“There was an old man of Toulouse,” Edward Lear once wrote, “Who purchased a new pair of shoes.” He continues his limerick this way: “When they asked, ‘Are they pleasant?’ he said, ‘Not at present!’/That turbid old man of Toulouse.” Anthony Madrid, a lover of limericks (along with ghazals, and more or less any kind of formal verse), says this about the Lear’s poem:
Someone could say it’s clever. To which I shrug. It is clever; there’s a technical ingenuity involved, OK. But the beauty of the thing has everything to do with the slight incongruities of asking a person if his new shoes are “pleasant,” and of that person’s responding that they currently are not. This is a very choice example of the “right wrong thing.” The wrongness is right.
If we were looking for a pocket-sized synopsis of Madrid’s poetics — his answer to Pound’s “Make it new” or Wordsworth’s “spontaneous overflow of feelings recollected in tranquility” — we could do worse than to go with “the wrongness is right.” At the very least, it’s a good clue as to how we might read his latest collection, Try Never (Canarium, 2017).
Try Never consists of seventeen poems, each of them a series of stanzas, of which each stanza is one or another form of englyn, a venerable Welsh poetic form in three or four lines. Madrid’s primary inspiration seems to come from a twelfth-century Welsh manuscript known as the Red Book of Hergest, a treasury of the englyn. He draws particular inspiration from works collected in the manuscript that give bits of epigrammatic wisdom between insistent returns to a refrain. A translation from the Welsh reads:
Mountain snow, everywhere white;
A raven’s custom is to sing;
No good comes of too much sleep.
Mountain snow, white the ravine;
By rushing wind trees are bent;
Many a couple love one another
Though they never come together.
The function of the refrain is primarily rhythmic — a drumbeat to which we return. There’s a sense in which seeking meaning in it is futile, or beside the point. No one sweats over the meaning of “A-tisket, a-tasket,” or the relation of those syllables to the image of a green and yellow basket. But “Mountain snow” differs from “A-tisket, a-tasket” in having semantic meaning, so for many readers the poem will seem to invite us to play a connect-the-dots game. How do we draw a line between the aphoristic utterances and the context announced at the beginning of the stanza? Can we? Trees bent in the wind and lovers who love without coming together? “Okay,” we might say, “the image of the trees bending in tandem with the same wind might work as an emblem of souls in sympathy, while bodies remain apart.” But what about connecting a white-out blizzard and a saying about a raven, the upshot of which is not to fade out into sleep? Maybe there’s something here about fighting back against oblivion, not letting blankness overcome us. Sometimes it takes a little hermeneutic elbow grease. The leap between image and utterance is the challenge and, sometimes, the delight.
Sometimes Madrid’s englyns seem to invite these leaps. In the englyn pile that is Madrid’s poem “Cold Spring,” for example, the mind might be teased into wondering about the relation between the stanza’s opening images and the epigrammatic wisdom that follows:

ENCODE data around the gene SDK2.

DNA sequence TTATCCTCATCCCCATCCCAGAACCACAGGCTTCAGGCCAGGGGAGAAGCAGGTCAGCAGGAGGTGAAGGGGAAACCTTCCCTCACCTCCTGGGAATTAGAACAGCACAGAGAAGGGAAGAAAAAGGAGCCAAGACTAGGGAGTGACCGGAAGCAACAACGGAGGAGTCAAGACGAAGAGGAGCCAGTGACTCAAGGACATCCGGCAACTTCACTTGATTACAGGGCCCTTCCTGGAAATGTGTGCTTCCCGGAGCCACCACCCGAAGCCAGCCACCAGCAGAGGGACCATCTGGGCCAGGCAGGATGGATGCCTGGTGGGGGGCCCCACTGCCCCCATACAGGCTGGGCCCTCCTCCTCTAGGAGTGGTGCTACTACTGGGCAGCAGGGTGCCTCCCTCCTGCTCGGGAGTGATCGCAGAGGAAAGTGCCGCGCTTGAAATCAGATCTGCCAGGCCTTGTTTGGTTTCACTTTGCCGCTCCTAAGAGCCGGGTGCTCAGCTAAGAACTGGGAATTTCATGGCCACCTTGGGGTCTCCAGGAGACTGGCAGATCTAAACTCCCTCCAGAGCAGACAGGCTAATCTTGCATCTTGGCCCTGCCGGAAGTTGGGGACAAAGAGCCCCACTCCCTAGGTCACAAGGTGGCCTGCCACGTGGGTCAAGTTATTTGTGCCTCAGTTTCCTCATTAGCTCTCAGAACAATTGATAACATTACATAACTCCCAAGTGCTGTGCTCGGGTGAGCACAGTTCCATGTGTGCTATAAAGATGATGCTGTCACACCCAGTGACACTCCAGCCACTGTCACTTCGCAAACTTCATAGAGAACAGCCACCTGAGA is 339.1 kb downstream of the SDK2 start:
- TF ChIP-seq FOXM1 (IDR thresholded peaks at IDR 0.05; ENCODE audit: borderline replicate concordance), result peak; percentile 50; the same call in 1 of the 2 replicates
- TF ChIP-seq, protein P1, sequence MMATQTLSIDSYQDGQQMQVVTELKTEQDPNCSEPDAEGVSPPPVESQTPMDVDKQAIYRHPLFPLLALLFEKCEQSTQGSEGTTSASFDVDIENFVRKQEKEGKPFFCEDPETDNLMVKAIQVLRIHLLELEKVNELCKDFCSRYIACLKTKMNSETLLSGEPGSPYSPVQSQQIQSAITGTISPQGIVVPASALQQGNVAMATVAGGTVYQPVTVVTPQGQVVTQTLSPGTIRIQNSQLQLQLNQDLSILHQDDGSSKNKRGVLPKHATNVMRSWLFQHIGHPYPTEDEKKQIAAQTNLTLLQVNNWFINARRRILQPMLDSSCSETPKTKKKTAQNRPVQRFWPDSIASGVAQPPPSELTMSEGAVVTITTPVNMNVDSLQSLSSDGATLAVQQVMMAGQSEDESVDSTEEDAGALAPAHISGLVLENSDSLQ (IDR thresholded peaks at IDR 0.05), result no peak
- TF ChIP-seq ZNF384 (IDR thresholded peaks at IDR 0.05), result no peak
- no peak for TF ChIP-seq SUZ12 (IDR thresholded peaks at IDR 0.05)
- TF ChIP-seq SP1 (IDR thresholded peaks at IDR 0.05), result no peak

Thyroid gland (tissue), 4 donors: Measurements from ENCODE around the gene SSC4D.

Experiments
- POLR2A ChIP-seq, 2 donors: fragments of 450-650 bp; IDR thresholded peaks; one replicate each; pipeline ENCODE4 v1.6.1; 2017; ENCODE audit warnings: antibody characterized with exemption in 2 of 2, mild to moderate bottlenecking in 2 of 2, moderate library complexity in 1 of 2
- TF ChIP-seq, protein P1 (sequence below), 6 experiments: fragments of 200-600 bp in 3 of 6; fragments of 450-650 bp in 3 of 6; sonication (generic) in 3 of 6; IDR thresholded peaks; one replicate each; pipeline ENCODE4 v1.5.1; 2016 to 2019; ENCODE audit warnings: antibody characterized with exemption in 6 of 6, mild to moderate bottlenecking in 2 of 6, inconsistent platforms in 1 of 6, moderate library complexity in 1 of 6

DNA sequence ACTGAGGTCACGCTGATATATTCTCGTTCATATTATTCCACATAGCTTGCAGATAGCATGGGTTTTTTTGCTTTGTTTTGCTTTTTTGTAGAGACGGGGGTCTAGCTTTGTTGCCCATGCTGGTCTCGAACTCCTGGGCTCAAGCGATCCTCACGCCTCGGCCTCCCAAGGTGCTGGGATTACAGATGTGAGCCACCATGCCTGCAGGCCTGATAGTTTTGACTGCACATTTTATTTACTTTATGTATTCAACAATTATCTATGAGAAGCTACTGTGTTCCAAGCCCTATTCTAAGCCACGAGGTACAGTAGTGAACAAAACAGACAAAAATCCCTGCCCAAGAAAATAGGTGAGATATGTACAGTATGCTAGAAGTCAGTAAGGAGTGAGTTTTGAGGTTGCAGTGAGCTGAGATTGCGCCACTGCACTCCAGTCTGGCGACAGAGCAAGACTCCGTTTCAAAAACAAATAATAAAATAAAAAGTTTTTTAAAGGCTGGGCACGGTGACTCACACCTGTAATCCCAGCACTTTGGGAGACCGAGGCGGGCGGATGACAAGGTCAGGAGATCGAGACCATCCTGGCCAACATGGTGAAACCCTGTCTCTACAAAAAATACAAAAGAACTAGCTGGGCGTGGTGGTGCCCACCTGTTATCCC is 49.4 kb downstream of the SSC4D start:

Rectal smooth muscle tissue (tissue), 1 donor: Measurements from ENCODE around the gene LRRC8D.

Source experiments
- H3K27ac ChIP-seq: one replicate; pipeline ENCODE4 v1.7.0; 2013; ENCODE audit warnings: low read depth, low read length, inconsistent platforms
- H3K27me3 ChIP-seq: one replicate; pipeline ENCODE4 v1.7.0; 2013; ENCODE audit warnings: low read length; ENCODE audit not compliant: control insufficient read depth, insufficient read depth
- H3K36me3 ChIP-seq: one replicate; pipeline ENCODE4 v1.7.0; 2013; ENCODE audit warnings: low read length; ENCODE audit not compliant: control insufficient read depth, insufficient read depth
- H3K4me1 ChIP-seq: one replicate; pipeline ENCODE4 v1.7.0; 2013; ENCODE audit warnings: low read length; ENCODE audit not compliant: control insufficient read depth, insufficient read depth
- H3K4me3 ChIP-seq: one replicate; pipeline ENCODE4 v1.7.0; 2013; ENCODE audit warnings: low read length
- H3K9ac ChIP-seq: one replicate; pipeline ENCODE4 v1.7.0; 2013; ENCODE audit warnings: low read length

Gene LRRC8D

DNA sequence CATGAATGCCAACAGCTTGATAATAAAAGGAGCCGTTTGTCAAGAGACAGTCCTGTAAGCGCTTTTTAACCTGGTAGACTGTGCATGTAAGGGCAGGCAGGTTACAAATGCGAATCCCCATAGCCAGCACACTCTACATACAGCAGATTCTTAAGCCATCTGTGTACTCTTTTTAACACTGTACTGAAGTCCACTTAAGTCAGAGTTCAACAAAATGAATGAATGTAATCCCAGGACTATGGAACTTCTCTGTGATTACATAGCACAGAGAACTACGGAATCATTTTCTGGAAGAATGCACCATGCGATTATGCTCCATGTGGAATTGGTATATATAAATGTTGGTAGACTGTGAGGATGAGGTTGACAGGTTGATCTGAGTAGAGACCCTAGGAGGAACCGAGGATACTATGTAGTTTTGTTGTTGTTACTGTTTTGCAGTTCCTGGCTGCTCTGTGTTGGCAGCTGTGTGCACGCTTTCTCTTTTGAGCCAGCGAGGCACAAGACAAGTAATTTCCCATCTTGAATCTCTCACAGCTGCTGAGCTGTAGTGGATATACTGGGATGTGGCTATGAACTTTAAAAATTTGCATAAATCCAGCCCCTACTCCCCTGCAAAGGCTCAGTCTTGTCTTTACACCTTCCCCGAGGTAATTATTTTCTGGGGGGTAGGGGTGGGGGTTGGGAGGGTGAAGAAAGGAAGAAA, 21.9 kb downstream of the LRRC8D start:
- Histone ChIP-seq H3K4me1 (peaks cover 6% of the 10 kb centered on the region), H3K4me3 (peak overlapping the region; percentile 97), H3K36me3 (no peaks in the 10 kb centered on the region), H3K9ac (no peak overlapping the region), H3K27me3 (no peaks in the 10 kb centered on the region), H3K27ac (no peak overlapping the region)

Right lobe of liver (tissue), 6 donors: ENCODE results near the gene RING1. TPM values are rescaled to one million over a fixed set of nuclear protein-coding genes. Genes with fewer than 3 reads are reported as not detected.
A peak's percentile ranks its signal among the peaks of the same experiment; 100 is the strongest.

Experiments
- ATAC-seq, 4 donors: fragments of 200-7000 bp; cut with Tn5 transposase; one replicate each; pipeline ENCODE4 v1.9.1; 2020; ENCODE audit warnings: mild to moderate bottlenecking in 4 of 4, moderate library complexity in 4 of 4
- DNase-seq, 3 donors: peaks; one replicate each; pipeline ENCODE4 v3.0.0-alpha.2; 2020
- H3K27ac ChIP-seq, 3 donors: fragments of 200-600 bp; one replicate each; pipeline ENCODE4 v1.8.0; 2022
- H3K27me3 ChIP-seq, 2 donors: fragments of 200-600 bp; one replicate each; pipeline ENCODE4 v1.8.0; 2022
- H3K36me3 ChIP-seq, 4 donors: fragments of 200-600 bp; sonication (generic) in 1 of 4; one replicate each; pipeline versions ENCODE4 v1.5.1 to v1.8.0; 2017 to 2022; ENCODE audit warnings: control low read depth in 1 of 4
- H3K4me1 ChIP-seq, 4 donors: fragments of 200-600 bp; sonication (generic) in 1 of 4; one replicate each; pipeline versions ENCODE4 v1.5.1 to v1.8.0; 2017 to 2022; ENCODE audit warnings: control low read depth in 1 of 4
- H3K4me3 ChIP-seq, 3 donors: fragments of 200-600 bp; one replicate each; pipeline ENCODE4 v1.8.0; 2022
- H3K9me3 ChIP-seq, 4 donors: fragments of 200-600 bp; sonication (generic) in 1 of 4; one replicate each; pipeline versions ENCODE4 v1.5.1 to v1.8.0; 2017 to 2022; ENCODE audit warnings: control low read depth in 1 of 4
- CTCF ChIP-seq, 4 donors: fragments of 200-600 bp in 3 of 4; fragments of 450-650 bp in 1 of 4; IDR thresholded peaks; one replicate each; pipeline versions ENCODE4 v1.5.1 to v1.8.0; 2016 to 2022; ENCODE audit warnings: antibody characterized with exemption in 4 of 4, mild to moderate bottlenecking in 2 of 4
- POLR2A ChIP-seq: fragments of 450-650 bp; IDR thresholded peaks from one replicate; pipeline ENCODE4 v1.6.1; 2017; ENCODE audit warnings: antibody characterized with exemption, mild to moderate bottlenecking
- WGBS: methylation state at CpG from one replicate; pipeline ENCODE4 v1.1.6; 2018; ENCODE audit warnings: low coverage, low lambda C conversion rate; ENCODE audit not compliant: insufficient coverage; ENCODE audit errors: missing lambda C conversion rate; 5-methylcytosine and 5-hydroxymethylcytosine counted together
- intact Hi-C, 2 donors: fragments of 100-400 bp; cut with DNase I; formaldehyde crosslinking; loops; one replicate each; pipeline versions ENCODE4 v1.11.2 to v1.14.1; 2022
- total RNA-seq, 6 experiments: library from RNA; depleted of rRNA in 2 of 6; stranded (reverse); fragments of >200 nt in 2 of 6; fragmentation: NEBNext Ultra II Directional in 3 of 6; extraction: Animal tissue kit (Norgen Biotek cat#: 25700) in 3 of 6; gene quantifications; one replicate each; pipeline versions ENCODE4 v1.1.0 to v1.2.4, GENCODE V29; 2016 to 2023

Cold spring and a starling’s neck.
Redbud puts out a violet petal.
What settles disputes revives them.
You can lean on this for significance as much as you like. Madrid creates a parallel of sorts between the counterintuitive sense of solutions to problems also being revivals of those problems and the counterintuitive nature of Redbud budding not red but violet; the question of seasons and bird migrations and the cyclical return of disputes, and so forth. But none of it is definitive: any rightness to this kind of interpretation must be haunted by wrongness, too.
I don’t think this is really the way Madrid wants the poems to be read, though. In fact, having seen him perform these poems — I took two trains and an Uber through a near-typhoon to do so — I’m quite sure he’s more interested in working a kind of sly, musical magic with them than in having pedants sweat over marginal notes on significance. Consider this stanza from “Injured Bone”:
Injured bone. Here’s one to talk.
Akhenaten got the ankh by the tail.
Today’s worker ant has a crook and flail
And a monotheistic religion.
When you hear a stanza like this, especially amid a rapid series of similar stanzas, your mind picks up on all kinds of sonic echoes and related images. We hear the tail/flail rhyme, of course, but also the slant rhyme of talk and ankh, and the similar sounds of of Akhenaten/ankh. We pick up, too, on the image of the ant (a distant sound echo of ankh) with the implements of Akhenaten — who, like the ant, held a monotheistic faith. There’s something strangely right in this. Ants are group workers, like the pyramid builders we associate with ancient Egypt. And like the ancient Egyptians, theirs is a hierarchical social system. But … an ant with a crook and a flail? A monotheistic ant? We feel a web of rhymes and not-quite-right rhymes, and we get a flood of images that are sort of right but sort of not. The wrongness is right — as right a wrongness as a pair of shoes that is not currently pleasant. It’s so right I’d take two trains and an Uber through a Toulouse typhoon to hear Madrid read from Try Never again.
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